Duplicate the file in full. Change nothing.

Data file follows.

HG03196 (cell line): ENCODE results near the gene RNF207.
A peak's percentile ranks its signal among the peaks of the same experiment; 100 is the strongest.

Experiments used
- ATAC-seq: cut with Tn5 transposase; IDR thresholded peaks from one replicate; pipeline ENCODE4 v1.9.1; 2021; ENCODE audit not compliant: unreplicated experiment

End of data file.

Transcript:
HG03196 (cell line): ENCODE results near the gene RNF207.
A peak's percentile ranks its signal among the peaks of the same experiment; 100 is the strongest.

Experiments used
- ATAC-seq: cut with Tn5 transposase; IDR thresholded peaks from one replicate; pipeline ENCODE4 v1.9.1; 2021; ENCODE audit not compliant: unreplicated experiment